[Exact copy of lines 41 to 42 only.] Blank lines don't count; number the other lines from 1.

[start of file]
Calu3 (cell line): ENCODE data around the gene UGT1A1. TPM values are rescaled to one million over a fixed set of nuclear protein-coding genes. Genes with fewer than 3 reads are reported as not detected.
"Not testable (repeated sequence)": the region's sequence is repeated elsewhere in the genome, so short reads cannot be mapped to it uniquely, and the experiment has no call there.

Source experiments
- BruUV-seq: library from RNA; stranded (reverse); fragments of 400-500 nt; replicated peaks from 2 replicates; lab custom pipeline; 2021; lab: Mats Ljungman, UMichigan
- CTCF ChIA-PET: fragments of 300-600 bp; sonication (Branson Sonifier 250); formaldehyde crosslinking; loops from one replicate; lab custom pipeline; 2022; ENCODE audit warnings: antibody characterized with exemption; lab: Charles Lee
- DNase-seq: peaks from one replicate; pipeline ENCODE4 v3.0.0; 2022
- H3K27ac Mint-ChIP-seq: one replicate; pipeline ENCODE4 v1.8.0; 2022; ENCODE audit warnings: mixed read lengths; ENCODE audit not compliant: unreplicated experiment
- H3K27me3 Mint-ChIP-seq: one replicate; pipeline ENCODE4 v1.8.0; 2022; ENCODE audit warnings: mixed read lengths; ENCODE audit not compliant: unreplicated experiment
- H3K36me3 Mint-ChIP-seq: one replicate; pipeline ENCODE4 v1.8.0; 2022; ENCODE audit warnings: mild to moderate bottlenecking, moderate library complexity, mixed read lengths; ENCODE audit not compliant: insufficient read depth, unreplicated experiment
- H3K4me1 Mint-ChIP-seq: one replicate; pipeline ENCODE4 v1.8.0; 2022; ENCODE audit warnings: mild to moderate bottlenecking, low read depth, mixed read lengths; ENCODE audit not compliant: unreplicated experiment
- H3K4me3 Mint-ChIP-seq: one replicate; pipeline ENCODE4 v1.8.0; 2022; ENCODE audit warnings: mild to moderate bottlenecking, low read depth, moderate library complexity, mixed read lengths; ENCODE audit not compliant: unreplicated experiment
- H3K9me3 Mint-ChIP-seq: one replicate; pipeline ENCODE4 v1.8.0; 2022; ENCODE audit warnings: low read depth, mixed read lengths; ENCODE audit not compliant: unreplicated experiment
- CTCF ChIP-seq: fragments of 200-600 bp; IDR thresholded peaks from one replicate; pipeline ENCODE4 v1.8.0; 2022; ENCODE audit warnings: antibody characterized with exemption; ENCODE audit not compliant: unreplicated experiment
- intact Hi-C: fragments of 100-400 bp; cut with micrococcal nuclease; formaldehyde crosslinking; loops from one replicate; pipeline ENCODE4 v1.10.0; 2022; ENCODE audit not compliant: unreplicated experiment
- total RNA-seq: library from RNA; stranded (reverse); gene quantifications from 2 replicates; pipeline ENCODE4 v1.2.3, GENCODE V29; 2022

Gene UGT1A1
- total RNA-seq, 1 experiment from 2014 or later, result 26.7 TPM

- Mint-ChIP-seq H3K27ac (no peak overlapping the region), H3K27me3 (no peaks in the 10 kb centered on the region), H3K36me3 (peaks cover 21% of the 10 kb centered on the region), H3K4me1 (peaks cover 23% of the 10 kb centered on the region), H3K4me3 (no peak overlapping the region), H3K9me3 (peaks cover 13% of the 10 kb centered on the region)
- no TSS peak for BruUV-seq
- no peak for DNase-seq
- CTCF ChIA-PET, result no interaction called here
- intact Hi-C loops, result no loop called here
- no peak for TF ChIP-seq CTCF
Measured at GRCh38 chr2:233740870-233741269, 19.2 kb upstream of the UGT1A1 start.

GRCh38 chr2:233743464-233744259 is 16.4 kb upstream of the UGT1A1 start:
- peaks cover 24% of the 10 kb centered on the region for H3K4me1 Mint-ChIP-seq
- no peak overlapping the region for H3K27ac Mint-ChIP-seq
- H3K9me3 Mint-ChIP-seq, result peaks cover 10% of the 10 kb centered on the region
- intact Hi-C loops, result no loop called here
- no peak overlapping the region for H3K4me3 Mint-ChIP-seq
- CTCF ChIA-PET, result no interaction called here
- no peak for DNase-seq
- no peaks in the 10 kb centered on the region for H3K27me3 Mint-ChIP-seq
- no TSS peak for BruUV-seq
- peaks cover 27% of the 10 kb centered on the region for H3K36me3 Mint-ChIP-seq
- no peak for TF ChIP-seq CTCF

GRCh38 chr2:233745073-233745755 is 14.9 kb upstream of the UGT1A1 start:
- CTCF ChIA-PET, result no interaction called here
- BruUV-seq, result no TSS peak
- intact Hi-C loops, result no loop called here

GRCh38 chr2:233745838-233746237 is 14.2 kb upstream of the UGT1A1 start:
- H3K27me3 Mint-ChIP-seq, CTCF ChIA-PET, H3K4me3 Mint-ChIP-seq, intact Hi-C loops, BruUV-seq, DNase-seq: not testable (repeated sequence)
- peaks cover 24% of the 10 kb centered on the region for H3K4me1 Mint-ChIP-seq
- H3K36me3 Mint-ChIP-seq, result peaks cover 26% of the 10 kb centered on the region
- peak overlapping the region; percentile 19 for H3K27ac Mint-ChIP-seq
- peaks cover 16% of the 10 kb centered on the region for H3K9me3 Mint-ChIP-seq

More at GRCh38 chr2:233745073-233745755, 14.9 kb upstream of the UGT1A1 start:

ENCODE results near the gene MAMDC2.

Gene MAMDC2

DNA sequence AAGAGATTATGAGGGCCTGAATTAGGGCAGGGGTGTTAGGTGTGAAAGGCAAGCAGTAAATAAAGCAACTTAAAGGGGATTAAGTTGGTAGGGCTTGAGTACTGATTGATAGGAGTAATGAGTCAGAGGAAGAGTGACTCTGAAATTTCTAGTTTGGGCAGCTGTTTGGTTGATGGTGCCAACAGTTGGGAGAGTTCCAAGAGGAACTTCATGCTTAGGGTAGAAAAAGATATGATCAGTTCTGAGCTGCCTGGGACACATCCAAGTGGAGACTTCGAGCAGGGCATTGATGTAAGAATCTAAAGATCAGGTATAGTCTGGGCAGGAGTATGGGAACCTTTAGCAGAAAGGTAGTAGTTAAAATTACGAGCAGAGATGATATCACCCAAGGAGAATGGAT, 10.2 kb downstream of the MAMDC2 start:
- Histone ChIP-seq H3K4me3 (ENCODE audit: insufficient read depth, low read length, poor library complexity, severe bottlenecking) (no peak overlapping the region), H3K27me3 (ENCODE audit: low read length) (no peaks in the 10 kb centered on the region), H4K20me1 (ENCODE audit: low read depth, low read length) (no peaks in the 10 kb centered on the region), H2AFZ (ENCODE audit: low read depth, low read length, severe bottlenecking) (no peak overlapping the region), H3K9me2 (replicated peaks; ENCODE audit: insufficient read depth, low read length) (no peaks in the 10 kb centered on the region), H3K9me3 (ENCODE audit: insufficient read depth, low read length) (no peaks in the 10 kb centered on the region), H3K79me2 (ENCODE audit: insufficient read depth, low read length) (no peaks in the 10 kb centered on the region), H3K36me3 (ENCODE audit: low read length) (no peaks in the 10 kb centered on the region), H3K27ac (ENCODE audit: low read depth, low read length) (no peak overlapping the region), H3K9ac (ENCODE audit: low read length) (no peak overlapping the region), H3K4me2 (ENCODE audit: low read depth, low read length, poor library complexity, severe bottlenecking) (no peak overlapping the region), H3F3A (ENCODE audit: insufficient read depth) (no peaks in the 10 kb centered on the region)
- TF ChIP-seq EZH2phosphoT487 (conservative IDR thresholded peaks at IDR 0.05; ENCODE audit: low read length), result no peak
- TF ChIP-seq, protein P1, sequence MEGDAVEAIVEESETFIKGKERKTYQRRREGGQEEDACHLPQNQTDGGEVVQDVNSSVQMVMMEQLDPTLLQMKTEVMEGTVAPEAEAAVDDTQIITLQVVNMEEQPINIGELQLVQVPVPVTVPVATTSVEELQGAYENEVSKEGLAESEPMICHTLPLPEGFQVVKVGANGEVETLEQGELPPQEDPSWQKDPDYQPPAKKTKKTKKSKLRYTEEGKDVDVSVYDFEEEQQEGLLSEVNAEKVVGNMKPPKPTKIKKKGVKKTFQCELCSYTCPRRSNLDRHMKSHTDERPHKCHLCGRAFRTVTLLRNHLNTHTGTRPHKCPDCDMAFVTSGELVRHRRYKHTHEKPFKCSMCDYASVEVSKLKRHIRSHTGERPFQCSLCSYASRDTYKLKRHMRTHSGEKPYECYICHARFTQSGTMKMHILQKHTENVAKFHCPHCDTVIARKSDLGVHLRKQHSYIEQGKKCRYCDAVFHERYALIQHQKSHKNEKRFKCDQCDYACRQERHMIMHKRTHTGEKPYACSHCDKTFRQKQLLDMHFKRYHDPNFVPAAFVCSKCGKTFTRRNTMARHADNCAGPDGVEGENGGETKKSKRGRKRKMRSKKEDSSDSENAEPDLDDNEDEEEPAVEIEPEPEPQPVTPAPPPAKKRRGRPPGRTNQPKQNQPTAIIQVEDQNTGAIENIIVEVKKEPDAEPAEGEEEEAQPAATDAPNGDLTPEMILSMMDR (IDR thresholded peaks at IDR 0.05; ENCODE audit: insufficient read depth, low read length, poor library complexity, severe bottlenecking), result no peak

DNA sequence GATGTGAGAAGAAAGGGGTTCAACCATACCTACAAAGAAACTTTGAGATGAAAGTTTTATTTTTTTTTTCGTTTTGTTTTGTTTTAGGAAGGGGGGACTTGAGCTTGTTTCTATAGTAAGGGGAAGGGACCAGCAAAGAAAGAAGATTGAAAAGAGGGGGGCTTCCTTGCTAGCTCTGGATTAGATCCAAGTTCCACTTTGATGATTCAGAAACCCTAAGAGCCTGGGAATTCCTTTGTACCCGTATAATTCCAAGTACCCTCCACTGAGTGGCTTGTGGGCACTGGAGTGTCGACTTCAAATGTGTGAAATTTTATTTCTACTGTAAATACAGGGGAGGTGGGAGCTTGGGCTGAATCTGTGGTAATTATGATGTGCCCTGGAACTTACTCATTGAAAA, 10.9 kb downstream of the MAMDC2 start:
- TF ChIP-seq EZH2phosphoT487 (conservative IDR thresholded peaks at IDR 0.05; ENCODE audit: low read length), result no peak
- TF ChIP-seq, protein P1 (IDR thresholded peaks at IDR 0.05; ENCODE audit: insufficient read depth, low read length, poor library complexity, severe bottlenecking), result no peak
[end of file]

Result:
GRCh38 chr2:233745838-233746237 is 14.2 kb upstream of the UGT1A1 start:
- H3K27me3 Mint-ChIP-seq, CTCF ChIA-PET, H3K4me3 Mint-ChIP-seq, intact Hi-C loops, BruUV-seq, DNase-seq: not testable (repeated sequence)